Caribbean Market: Breadfruit

By Amber Charles, MSPH, RDN

November 12, 2020


Breadfruit is a versatile starchy fruit with a nutritional profile that can benefit anyone with a diverse palate.

Background

Breadfruit (Artocarpus altilis) is a starchy fruit native to a vast area extending from New Guinea through the Indo-Malayan Archipelago to Western Micronesia (1).


It is fast-growing and harvested in tropical regions. Although fruit in varying stages of development can be found on the tree all year-round, there are three main fruiting periods, based on the region of growth (1).


For instance, in the Bahamas, breadfruit is available mainly from June to November, but some fruits may mature at other times during the year (1).


Food uses

When breadfruit is in season, an all-time favorite dish of mine is oildown, a one-pot delicacy! Check out this recipe from Simply Trini Cooking.

Like the banana and plantain, the breadfruit may be eaten ripe as a fruit or under-ripe as a vegetable.


The mature fruit has a great flavor profile and a potato-like texture and can be used in similar dishes. Roast the fruit and eat plain, or curry, steam, stew, fry, bake or make a breadfruit salad.


The ripe fruit is ideal for desserts, such as cakes, pies, cookies and even energy bars.


Learn to make breadfruit flour here (and try breadfruit pancakes when you do!)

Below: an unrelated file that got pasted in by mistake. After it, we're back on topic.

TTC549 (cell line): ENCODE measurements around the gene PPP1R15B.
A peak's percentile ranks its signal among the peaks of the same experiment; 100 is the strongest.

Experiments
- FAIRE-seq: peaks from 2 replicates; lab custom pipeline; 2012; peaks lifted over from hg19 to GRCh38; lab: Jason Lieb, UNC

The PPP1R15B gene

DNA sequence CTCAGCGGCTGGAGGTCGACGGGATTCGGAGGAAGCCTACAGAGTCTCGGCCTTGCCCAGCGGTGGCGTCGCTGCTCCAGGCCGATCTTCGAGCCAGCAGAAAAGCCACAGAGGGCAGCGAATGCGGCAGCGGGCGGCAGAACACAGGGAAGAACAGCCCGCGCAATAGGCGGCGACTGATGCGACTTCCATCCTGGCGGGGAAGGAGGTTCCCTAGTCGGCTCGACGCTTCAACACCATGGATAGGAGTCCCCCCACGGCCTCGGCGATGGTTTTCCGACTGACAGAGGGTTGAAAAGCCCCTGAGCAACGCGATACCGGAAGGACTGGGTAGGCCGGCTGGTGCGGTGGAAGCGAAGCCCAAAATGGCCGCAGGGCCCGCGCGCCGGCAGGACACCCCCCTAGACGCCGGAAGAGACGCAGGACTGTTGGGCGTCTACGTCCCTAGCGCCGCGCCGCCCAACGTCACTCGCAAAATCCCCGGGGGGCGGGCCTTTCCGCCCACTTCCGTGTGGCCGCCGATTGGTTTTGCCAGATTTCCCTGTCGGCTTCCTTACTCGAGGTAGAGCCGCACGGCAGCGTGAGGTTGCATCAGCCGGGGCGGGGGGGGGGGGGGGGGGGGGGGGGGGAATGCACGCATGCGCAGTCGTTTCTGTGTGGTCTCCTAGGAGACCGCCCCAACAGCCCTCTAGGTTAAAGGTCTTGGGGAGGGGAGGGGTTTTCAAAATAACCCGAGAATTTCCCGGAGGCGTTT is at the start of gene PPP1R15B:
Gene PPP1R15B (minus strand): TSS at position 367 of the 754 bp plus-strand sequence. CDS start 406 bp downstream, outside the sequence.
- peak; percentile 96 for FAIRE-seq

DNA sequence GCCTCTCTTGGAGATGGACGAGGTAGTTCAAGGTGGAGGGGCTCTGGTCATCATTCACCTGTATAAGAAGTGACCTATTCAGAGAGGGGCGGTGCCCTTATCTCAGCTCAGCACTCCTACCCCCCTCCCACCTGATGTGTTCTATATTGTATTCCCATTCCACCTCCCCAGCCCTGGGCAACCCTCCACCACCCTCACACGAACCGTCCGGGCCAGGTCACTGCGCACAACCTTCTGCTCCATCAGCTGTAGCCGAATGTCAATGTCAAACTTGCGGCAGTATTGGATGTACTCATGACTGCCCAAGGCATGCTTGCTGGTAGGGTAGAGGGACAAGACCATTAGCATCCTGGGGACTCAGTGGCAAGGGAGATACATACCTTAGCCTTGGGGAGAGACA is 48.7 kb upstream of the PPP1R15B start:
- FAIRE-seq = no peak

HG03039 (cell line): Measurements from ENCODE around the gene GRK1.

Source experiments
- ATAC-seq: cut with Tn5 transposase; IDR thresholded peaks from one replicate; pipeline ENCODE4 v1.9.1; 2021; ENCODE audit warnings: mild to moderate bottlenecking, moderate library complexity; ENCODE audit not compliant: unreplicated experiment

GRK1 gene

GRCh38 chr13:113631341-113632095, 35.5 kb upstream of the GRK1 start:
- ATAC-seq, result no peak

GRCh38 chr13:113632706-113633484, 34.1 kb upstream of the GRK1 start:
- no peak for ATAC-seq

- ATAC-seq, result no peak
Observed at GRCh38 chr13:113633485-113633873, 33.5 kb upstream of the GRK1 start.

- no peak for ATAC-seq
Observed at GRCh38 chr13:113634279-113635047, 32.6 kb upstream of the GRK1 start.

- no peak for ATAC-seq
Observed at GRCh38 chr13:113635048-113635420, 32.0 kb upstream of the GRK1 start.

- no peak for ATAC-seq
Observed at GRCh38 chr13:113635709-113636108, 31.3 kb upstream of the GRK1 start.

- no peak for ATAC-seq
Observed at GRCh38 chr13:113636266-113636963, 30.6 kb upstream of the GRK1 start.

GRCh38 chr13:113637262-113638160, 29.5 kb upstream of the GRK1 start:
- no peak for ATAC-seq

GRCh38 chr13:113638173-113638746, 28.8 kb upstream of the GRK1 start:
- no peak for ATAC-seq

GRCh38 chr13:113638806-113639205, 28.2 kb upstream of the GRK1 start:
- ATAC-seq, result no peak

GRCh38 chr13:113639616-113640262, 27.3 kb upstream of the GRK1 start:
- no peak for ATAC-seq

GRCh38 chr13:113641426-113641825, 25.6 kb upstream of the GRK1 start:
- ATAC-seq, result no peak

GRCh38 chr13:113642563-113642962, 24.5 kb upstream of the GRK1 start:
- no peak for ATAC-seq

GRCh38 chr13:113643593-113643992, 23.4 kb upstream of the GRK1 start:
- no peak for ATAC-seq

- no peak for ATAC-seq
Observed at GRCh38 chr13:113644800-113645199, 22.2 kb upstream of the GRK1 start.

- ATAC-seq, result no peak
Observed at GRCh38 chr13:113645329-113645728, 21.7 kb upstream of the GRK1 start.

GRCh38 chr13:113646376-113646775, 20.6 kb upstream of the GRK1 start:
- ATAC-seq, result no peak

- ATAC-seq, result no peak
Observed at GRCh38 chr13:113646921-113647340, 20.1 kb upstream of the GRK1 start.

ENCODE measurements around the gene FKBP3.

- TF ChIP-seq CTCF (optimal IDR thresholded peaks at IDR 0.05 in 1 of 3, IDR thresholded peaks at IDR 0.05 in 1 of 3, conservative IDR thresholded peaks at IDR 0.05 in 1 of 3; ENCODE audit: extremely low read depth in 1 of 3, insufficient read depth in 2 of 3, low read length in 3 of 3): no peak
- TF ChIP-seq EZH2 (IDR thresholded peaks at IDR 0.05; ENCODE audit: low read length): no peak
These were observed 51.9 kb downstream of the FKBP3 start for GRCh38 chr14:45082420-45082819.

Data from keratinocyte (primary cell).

Avoid the sap and sticky situation by cutting off the stem immediately after picking and let the fruit sit stem-end down to drain most of the sap (2). Alternatively, soak the whole fruit in cold, clean water for 1-2 minutes to remove sap and debris on the skin.


Nutritional Facts

An excellent source of fiber and complex carbohydrates, the breadfruit is low in fat and cholesterol, with an added bonus of being gluten-free (3).


It is a good source of protein, B-vitamins, vitamin C and the minerals, magnesium, potassium, phosphorus (1, 3).

It also provides some β-carotene and lutein (carotenoids) and is a great nutritional replacement for white bread, white potato and white rice (1, 3).

Health Benefits

  • The high fiber content can aid in regular bowel movements and reduce the occurrence of constipation

  • The combination of complex carbohydrates and high fiber are a plus for blood sugar control

  • Potassium is heart friendly as it helps to reduce high blood pressure

  • Vitamin C boosts immunity and is important for wound healing

Purchasing tips

  • Ensure that the surroundings are clean, well-lit, and well-ventilated

  • The breadfruit should be clean, firm, dry and free of excess dirt


Storage tips

  • Breadfruit can be stored in the refrigerator - the skin may brown but the flesh remains firm (2)

  • It can also be stored in a cool water for a few days. Place a heavy object on the breadfruit to keep it fully submerged (1, 2)

  • Fully ripe fruits can be wrapped in polyethylene and stored for 10 days in the refrigerator. Half-ripe fruits can last up to 15 days once wrapped (1)

Sources:

(1) Morton, J. 1987. Breadfruit. p. 50–58. In: Fruits of warm climates. Julia F. Morton, Miami, FL. via Purdue University https://www.hort.purdue.edu/newcrop/morton/breadfruit.html

(2) The Breadfruit Institute (Hawaii), Brief Breadfruit Basics https://ntbg.org/wp-content/uploads/2020/02/Breadfruit_Basics.pdf

(3) The Breadfruit Institute (Hawaii), Breadfruit Nutritional Value and Versatility https://ntbg.org/wp-content/uploads/2020/02/Breadfruit_NUTRITION.pdf


The Caribbean Market highlights the nutritional facts and health benefits of fruits and vegetables found in the Caribbean, with the goals of instilling pride and ownership in the diaspora and promoting local eating.